Minority women and tobacco: Implications for smoking cessation interventions

Teresa K. King, Belinda Borrelli, Carolyn Black, Bernardine M. Pinto, Bess H. Marcus

    Research output: Contribution to journalArticlepeer-review


    Quitting smoking is the single most important preventive health behavior a woman can perform to significantly reduce her chances of morbidity and premature mortality. Minority women are an extremely important population to target for smoking cessation intervention. Rates and risk factors for cardiovascular diseases and cancer are markedly higher among women of certain minority groups. In addition, smoking prevalence rates in women of some ethnic groups are elevated relative to the majority population of women, and specific groups have displayed slower rates of decline in smoking. Furthermore, minority women tend to have less access and appear to be less responsive to smoking cessation programs aimed at the majority culture. Thus, consideration of the practical and cultural needs of ethnic minority women is imperative when designing smoking intervention programs. This article describes the smoking behaviors of African-American, American Indian and Native Alaskan, Asian and Pacific Islander, and Hispanic women smokers, in order to gain a greater understanding of the treatment needs of these women. Information on prevalence rates and smoking patterns, barriers to quitting, and findings from intervention studies within each population are reviewed as well as recommendations for smoking cessation treatment.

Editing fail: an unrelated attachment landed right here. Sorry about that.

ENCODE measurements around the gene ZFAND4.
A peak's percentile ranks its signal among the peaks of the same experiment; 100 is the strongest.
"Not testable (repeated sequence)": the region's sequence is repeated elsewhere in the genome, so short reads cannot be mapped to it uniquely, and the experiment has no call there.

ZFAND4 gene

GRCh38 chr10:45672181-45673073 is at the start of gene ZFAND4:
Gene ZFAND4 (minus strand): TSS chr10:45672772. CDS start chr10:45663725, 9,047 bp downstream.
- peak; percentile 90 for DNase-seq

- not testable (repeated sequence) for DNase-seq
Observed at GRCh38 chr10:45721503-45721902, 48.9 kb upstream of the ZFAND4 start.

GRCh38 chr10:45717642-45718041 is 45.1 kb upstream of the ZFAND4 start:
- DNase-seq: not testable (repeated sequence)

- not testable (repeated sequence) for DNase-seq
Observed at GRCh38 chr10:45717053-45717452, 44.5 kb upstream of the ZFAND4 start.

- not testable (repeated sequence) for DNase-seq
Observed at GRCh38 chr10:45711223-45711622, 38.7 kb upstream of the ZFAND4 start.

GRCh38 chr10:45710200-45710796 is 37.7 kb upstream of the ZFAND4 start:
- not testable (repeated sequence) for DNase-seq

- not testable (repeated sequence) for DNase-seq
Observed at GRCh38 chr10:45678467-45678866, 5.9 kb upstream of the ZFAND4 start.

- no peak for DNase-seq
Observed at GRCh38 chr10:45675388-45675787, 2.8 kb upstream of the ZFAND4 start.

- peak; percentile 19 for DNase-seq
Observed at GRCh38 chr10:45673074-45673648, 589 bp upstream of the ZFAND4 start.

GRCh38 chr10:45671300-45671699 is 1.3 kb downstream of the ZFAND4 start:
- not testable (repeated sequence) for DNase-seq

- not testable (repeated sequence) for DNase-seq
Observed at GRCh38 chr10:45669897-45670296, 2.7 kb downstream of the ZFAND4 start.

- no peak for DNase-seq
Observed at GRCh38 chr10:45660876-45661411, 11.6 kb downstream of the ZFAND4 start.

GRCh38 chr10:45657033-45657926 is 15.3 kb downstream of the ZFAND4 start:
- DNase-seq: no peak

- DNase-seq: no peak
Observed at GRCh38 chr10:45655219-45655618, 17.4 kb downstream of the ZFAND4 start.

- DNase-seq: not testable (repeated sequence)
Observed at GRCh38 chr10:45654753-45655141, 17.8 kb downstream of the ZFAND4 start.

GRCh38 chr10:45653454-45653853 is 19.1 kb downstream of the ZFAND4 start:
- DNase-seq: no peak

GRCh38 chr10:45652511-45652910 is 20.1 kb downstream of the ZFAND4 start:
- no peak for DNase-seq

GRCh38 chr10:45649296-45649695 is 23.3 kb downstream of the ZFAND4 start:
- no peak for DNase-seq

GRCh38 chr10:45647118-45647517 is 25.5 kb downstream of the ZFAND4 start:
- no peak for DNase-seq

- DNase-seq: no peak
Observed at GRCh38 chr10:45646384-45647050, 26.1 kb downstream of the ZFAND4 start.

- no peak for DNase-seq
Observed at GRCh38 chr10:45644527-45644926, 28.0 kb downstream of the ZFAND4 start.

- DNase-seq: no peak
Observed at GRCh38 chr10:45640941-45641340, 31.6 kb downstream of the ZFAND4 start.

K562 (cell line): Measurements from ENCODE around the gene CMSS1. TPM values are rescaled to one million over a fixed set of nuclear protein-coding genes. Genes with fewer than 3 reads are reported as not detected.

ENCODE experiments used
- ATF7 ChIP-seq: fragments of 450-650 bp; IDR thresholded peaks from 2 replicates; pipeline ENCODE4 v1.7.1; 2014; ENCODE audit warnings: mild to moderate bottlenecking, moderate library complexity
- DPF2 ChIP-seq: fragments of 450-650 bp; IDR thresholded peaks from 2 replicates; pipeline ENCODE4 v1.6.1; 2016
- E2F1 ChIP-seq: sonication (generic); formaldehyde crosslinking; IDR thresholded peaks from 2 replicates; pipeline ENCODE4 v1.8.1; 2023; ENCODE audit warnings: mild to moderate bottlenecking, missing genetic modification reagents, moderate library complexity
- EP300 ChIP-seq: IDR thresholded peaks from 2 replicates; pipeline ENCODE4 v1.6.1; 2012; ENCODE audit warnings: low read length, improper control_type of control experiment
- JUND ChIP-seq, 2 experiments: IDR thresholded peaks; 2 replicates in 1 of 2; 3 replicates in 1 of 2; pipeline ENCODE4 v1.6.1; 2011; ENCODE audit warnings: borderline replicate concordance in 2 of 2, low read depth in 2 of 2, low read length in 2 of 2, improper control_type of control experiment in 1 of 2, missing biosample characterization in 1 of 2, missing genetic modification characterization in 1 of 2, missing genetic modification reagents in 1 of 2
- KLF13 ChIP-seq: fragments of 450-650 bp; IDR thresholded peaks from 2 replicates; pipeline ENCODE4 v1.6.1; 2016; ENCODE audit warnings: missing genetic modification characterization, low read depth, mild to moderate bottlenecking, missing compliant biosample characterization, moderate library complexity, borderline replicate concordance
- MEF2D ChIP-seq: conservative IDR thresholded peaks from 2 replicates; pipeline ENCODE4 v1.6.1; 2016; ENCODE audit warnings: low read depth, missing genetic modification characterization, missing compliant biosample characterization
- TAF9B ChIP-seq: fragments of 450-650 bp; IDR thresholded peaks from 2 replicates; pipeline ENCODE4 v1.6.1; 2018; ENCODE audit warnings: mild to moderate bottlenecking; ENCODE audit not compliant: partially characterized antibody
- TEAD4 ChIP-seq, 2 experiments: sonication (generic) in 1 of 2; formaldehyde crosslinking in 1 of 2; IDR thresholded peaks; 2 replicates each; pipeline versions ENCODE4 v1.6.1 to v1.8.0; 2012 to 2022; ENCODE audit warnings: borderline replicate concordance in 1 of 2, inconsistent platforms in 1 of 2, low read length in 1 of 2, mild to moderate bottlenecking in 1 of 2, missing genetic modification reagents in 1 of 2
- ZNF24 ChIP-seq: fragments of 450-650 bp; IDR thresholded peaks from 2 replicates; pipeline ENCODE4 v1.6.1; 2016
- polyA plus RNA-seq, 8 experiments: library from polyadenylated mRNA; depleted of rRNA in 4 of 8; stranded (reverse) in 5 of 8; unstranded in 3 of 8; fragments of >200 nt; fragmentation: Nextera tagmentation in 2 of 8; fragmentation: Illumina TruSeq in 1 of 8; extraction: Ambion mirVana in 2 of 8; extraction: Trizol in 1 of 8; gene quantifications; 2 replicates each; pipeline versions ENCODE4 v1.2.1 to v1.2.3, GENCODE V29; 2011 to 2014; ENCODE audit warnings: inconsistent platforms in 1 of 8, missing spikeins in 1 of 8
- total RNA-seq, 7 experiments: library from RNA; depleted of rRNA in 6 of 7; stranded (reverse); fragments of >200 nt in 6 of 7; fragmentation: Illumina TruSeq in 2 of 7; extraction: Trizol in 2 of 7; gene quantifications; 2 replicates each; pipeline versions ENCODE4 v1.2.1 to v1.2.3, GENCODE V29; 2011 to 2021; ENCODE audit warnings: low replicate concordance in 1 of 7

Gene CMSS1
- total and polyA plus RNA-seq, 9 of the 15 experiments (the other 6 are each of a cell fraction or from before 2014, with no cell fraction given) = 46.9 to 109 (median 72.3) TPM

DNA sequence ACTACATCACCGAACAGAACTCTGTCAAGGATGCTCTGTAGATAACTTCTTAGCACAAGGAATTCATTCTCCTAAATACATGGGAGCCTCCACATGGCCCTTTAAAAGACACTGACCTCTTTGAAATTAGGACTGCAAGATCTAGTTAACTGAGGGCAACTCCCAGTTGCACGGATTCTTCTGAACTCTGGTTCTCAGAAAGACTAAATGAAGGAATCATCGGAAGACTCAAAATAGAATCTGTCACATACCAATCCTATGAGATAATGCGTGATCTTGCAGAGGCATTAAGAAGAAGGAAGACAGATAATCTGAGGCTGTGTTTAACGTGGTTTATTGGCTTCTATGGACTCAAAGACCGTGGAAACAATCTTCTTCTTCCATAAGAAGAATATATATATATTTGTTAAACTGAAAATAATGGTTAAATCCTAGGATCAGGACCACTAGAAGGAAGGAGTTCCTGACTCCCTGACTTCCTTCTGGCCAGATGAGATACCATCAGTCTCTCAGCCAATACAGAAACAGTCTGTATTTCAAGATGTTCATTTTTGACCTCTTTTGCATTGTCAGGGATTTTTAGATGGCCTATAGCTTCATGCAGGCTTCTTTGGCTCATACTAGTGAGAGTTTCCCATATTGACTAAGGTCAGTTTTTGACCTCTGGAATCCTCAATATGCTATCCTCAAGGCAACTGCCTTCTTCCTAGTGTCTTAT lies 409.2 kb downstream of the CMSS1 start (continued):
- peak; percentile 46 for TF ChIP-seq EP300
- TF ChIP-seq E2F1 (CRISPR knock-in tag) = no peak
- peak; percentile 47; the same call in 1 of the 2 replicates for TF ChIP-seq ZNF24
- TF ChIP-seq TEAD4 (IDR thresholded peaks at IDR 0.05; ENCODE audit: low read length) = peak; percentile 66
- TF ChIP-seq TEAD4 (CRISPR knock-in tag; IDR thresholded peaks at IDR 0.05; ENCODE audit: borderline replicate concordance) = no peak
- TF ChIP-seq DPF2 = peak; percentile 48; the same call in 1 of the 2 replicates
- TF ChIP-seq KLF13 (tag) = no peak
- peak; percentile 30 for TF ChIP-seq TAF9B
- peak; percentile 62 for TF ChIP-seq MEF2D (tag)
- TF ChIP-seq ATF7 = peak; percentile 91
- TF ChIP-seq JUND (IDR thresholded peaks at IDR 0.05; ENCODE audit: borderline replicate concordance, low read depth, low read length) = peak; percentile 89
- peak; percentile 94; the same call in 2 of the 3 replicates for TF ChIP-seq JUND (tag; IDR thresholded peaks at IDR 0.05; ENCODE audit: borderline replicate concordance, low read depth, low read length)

Original languageEnglish
    Pages (from-to)301-313
    Number of pages12
    JournalAnnals of Behavioral Medicine
    Issue number3
    Publication statusPublished - 1997


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